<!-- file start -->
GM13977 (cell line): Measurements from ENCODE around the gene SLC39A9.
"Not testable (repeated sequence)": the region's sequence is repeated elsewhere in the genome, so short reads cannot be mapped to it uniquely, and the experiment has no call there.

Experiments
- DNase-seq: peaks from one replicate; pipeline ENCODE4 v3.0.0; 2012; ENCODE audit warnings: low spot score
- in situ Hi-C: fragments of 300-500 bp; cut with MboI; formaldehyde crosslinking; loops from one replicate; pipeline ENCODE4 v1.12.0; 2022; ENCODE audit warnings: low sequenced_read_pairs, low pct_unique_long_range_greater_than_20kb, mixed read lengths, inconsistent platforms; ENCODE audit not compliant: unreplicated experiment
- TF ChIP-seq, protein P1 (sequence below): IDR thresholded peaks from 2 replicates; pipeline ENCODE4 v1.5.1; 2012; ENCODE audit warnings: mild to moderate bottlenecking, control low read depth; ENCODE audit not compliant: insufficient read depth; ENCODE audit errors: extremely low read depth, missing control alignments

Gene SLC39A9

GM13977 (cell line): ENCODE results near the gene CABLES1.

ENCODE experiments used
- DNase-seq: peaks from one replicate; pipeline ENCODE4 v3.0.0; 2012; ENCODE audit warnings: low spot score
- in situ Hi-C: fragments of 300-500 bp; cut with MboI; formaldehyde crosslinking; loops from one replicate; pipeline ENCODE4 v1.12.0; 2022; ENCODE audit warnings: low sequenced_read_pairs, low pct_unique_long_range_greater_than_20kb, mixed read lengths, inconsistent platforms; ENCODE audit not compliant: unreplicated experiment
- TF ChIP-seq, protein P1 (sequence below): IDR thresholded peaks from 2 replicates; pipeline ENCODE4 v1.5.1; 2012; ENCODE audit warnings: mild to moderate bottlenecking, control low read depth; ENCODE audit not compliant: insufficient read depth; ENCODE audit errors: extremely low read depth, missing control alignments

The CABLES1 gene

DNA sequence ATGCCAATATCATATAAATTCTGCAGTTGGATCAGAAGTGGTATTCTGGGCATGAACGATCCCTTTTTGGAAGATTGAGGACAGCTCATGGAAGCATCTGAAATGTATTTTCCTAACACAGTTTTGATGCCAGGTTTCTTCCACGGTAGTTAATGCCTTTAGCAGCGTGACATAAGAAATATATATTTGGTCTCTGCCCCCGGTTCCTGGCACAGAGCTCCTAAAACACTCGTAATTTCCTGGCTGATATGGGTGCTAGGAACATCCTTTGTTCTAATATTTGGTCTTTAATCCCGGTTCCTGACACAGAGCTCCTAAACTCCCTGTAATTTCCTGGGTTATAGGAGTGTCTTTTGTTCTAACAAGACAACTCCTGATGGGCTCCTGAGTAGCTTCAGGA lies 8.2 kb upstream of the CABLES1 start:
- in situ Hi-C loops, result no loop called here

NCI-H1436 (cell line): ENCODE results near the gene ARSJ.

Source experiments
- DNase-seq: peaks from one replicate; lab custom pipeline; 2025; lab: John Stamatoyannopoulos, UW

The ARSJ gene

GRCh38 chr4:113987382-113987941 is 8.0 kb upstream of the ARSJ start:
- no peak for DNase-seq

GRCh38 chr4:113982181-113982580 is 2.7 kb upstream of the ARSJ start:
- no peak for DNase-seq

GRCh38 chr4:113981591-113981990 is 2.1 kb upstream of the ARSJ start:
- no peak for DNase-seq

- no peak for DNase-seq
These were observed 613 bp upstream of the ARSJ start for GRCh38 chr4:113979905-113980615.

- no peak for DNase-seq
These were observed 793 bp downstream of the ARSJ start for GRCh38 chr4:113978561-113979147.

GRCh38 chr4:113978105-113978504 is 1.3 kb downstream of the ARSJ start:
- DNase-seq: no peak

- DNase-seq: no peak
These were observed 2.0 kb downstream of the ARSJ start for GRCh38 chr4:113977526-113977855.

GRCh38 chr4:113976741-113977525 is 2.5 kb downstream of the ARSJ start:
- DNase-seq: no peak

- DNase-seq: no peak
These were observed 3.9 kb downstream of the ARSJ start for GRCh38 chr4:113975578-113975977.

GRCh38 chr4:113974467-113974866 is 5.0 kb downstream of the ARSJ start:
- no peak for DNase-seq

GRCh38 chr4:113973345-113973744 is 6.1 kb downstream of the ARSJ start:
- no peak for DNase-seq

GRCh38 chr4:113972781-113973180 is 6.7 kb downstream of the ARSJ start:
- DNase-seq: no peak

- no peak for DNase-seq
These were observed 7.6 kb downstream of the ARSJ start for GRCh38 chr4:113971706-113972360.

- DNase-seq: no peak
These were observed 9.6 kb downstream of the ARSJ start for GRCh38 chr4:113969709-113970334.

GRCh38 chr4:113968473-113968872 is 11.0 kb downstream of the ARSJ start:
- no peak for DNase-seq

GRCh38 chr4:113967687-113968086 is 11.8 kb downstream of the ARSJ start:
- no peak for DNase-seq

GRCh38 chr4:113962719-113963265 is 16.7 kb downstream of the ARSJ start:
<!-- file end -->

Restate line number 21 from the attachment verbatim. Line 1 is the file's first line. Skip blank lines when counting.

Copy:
- no peak for DNase-seq